Massachusetts Daily Collegian

A free and responsible press serving the UMass community since 1890

A free and responsible press serving the UMass community since 1890

Massachusetts Daily Collegian

A free and responsible press serving the UMass community since 1890

Massachusetts Daily Collegian

Margolis Healy did not conduct an unbiased investigation of the UMPD

The UMass-hired firm investigated officers’ conduct during an on-campus arrest last November
Kayla Wong / Daily Collegian.

Last November, a student of color was arrested and charged for assault and battery for unintentionally entering a construction zone. This story isn’t about him. Instead, this article will investigate the company that, according to the police union’s statement, “exonerated” the cops involved of any wrongdoing: Margolis Healy.

The company is unabashedly biased in favor of the University of Massachusetts Police Department and is in favor of the police in general. Margolis Healy’s policy recommendations are lacking and focus too heavily on providing more funding to the department.

Following the arrest and subsequent backlash from students, staff, faculty and community members, UMass launched an investigation headed by Margolis Healy. Margolis Healy is a consulting firm that provides a variety of services to organizations around the country, including Title IX assessments, “implementation of lethal and less-than-lethal force options” and investigations of police conduct, according to its website. Among other areas like workplaces and K-12 schools, Margolis Healy deals with issues of security and policing on college campuses.

On the decision to hire Margolis Healy, Chancellor Subbaswamy wrote, “The decision by UMPD Chief Tyrone Parham to retain the firm, which Vice Chancellor for Student Affairs and Campus Life Brandi Hephner LaBanc and I fully support, was made to ensure that the investigation is comprehensive, independent and unbiased.”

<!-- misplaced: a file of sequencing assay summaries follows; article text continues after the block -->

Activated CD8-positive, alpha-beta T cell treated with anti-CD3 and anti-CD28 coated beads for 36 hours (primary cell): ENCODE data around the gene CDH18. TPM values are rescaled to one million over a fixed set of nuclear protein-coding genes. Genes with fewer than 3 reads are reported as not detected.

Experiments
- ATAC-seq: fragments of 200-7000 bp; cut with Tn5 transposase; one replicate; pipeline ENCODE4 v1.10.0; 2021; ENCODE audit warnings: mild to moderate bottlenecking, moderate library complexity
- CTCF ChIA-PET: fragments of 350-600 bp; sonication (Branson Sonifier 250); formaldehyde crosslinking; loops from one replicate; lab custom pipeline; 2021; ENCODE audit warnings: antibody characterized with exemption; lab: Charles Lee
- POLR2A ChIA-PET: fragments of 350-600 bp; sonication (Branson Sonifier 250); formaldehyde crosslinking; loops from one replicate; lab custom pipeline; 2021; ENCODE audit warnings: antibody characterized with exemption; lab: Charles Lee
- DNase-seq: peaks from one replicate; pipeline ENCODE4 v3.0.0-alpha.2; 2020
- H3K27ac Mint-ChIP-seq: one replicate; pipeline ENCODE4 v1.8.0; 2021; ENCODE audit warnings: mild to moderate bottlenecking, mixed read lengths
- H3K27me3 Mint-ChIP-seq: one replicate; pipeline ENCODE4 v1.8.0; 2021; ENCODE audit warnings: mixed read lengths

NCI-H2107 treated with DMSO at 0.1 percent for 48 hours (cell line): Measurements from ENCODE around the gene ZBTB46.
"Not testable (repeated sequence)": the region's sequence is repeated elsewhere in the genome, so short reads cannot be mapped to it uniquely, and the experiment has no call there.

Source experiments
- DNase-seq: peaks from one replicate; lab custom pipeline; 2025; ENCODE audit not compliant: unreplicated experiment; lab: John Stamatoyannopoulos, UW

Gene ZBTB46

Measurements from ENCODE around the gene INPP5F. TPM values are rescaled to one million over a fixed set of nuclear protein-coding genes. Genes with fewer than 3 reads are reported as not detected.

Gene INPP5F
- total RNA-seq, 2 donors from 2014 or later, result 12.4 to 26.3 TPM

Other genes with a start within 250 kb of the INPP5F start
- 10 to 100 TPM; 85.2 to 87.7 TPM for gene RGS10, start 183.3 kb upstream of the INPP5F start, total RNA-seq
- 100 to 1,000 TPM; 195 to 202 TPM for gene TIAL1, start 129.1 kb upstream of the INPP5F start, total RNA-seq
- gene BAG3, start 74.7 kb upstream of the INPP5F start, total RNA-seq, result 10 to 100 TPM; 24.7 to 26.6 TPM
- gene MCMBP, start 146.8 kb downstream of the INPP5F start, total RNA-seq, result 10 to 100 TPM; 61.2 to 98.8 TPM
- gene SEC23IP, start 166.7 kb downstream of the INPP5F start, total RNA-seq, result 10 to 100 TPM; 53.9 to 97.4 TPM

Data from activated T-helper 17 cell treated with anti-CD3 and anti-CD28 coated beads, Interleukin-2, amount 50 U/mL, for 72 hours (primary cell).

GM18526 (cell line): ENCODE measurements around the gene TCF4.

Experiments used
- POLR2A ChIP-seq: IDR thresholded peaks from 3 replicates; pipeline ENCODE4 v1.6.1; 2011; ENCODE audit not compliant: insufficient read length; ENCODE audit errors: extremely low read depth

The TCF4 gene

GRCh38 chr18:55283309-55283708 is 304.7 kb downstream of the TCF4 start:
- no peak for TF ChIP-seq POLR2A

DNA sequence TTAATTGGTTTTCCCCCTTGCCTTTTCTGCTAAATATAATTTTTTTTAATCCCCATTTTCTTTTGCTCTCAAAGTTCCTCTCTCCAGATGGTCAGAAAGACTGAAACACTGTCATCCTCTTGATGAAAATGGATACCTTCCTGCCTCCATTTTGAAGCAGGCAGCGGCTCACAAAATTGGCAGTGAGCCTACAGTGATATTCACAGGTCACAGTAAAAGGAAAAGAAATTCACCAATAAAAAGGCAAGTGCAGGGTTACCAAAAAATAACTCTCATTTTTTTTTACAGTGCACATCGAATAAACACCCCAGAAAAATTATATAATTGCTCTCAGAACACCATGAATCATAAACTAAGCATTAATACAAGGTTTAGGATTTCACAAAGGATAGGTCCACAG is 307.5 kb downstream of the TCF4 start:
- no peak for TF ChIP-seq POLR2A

However, the assertion that the investigation has been unbiased is questionable, to say the least.

The company is deeply entrenched in police circles. Out of the 38 leaders, staff and associates displayed on its website, 60 percent have been in high-level positions in town or campus police departments. These include chiefs and deputy chiefs from universities such as Rutgers, the University of Chicago and the University of Washington.

Margolis Healy’s explicit police ties go all the way to the top. Since at least 2007, co-founder and current CEO Steven Healy has publicly spoken in favor of stronger, better funded and more heavily equipped campus police forces. At a hearing before the Senate Committee on Homeland Security and Governmental Affairs, Healy advocated for “greater Federal, State, and local support for campus public safety agencies” and stressed that Congress should “[create] a dedicated funding stream” to further bolster police departments on university campuses.

As recently as September 2022, Healy also advocated the implementation of a new campus police force at Johns Hopkins University despite vocal protests from staff, students and the community. According to the Chronicle of Higher Education, Healy said that “other institutions can take away some best practices from Hopkins’ rollout.” This indicates a willingness to shut down dissenting community voices, which comes as no surprise given their responses to police overreach in Amherst.

After the nationwide Black Lives Matter protests in 2014, and after the George Floyd uprisings in 2020, there were national conversations around police violence, alternative forms of justice and new public safety programs. “Defund the police” (or “abolish the police”) became a rallying cry for a wide swath of reformers who sought a reimagining of justice in the U.S. The goal was to instead put funds towards initiatives that prioritize racial justice, public safety and mental health awareness while moving away from punitive and punishing measures. This includes campus police, who many have argued have too much power and too little accountability.